The Grand Canyon is such an incredible place to travel. My pictures only partially capture the emotion of watching the sun rise over the north rim.
In the spring of 2013, I moved out west to Santa Rosa California for a job as a tour guide. The job description was to lead tours of 15 international passengers of all ages, across the country, driving a van and trailer full of camping equipment. I jumped at this chance to live on the road and see parts of the U.S. I had only read about. Had I known then what the summer to come would be like, I’m not sure I could have contained my excitement… or apprehension. The next 7 months of my life were wild, crazy, exciting, exhausting and stressful and overall an integral life experience for my own personal growth.
Among the many national parks, big cities and hiking trails I would explore that year, the Grand Canyon stood out as the most other-worldly. 277 miles long, 18 miles across at its widest point and over a mile deep, this epic geological feature carved out by the Colorado River for over two billion years, boasts the most significant aspect of the roughly 130,000 square mile area of the Colorado plateau. Towering sandstone cliffs striped with varying colors of red, tan and brown dominate this region and give a sense of vastness and wonder that is so characteristic of the southwest.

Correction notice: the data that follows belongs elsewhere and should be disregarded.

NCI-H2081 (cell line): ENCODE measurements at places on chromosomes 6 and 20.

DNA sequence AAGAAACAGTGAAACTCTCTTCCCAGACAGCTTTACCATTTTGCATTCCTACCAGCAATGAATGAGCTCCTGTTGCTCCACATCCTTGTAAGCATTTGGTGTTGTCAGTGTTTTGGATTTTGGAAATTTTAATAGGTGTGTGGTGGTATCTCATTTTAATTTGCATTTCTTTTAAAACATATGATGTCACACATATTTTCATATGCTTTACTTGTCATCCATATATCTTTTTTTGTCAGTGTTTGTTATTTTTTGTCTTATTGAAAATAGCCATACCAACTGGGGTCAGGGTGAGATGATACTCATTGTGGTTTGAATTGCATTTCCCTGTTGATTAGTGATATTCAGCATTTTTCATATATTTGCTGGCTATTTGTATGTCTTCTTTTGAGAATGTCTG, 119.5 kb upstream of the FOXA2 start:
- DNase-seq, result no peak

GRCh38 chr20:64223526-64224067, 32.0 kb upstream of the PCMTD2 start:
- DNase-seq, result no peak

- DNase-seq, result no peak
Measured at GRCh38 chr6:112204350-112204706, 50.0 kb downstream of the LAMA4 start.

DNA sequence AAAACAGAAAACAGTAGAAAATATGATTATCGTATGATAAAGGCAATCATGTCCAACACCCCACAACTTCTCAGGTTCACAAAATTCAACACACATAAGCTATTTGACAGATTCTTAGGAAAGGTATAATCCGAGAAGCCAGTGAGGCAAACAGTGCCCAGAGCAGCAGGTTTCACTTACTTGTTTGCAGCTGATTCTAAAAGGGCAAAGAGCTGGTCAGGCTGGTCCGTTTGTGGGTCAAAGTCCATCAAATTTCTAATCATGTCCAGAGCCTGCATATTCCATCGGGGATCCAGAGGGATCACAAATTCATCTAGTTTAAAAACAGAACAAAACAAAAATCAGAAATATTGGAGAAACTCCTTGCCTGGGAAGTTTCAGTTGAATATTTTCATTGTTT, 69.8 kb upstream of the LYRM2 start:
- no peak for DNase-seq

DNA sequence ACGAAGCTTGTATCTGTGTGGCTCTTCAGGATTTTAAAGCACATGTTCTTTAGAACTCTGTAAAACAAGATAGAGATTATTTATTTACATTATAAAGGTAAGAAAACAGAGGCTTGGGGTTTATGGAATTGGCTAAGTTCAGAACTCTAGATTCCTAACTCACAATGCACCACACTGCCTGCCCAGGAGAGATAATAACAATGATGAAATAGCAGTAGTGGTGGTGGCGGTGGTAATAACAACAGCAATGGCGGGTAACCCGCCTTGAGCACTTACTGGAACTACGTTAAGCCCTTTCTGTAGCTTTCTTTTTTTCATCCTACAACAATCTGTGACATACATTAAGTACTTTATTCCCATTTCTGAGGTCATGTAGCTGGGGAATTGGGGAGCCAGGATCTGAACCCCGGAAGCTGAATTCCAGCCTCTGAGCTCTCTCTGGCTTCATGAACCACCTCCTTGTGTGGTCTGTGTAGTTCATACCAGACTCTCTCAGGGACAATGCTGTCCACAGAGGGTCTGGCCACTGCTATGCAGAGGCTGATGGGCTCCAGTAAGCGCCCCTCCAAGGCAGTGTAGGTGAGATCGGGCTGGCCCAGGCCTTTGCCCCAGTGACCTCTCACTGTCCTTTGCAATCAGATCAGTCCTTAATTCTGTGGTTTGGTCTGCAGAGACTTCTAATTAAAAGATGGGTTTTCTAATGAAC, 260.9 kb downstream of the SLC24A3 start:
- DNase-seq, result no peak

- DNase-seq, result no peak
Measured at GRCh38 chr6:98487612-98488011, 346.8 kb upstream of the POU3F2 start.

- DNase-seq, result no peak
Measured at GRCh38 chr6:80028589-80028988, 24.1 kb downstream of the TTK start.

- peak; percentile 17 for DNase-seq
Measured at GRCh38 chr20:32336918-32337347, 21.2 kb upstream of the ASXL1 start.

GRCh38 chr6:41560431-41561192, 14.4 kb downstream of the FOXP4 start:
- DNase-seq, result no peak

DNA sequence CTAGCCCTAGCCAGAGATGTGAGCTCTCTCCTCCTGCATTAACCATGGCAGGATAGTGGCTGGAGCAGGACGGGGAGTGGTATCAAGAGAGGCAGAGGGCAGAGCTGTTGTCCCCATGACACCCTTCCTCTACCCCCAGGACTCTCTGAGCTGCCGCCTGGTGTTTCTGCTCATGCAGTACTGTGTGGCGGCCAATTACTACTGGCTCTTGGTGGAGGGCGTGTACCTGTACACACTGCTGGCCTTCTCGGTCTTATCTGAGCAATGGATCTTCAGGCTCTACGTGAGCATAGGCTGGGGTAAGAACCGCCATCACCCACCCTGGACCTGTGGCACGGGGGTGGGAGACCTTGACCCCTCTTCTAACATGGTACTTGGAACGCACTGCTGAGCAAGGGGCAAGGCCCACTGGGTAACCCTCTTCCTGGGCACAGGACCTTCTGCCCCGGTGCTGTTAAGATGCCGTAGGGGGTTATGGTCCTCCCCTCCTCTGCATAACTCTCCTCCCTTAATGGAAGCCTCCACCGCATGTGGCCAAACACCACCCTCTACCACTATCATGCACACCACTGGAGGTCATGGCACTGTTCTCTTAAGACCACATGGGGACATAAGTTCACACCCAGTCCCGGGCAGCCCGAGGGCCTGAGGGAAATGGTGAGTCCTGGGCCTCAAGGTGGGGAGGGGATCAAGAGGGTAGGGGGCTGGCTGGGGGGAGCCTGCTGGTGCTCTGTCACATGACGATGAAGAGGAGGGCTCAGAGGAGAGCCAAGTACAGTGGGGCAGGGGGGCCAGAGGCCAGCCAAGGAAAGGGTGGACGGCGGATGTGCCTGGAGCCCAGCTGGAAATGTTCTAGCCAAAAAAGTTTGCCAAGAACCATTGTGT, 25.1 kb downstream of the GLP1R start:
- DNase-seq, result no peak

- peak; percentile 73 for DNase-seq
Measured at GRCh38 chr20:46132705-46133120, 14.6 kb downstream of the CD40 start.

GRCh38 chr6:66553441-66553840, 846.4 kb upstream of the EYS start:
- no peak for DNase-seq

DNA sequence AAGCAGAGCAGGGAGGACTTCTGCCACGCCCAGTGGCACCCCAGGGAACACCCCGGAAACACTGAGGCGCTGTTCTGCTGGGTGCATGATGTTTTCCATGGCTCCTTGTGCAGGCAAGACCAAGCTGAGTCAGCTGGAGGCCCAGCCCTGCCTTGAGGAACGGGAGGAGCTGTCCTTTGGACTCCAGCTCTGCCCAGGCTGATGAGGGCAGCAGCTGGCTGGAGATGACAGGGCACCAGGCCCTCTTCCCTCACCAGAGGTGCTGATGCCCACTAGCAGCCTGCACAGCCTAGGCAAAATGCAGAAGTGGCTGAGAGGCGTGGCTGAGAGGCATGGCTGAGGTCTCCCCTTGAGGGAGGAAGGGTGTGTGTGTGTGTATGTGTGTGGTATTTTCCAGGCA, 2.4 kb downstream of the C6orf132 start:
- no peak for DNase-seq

While enroute for a training exercise to this popular tourist destination and to prepare for the 7 visits I would make to this national park that summer, I rehearsed my speech to my fellow trainees. I practiced giving talks about our destination and received feedback before we moved on to the next tour guide in training. Each person took turns talking about sandstone, canyons and rock strata. I had rock strata on my mind so heavy my head felt as thick as those cliffs; old and weathered.
Around noon this day we stopped at a gas station for a restroom break and to stretch our legs. I went inside the shop to have a look around and starting browsing through a collection of hats. My eyes caught glimpse of one with a picture of the Grand Canyon, so I tried it on. Feeling confident and satisfied that my new hat would fit the theme of our travels, I showed some friends. “What do you guys think of my new Grand Canyon hat?”
Odd looks were exchanged and laughter ensued as they quickly pointed out my hat had two strips of bacon on it! I looked again and sure enough, in talking about the geology of the area all day, my eyes saw bacon but my head thought, “Hey, rock strata! Cool!!” Crazy how I could confuse the two! Oops.
Of course I still bought the hat and suffered the nickname ‘Bacon Bits’ for weeks to come. I loved that hat! I had everyone sign it and it made a great conversation starter till oddly enough, months later, I lost that hat in the Grand Canyon.
Balance in all things:) Click To Tweet
Being a tour guide tested my limits for patience, stress and exhaustion. That whole season was a struggle between being a leader and making time for myself. Because of this experience, I now know when my spirit can be outgoing and talkative, and when it needs alone time to recharge my batteries. Tipping the scales too far in either direction is never healthy.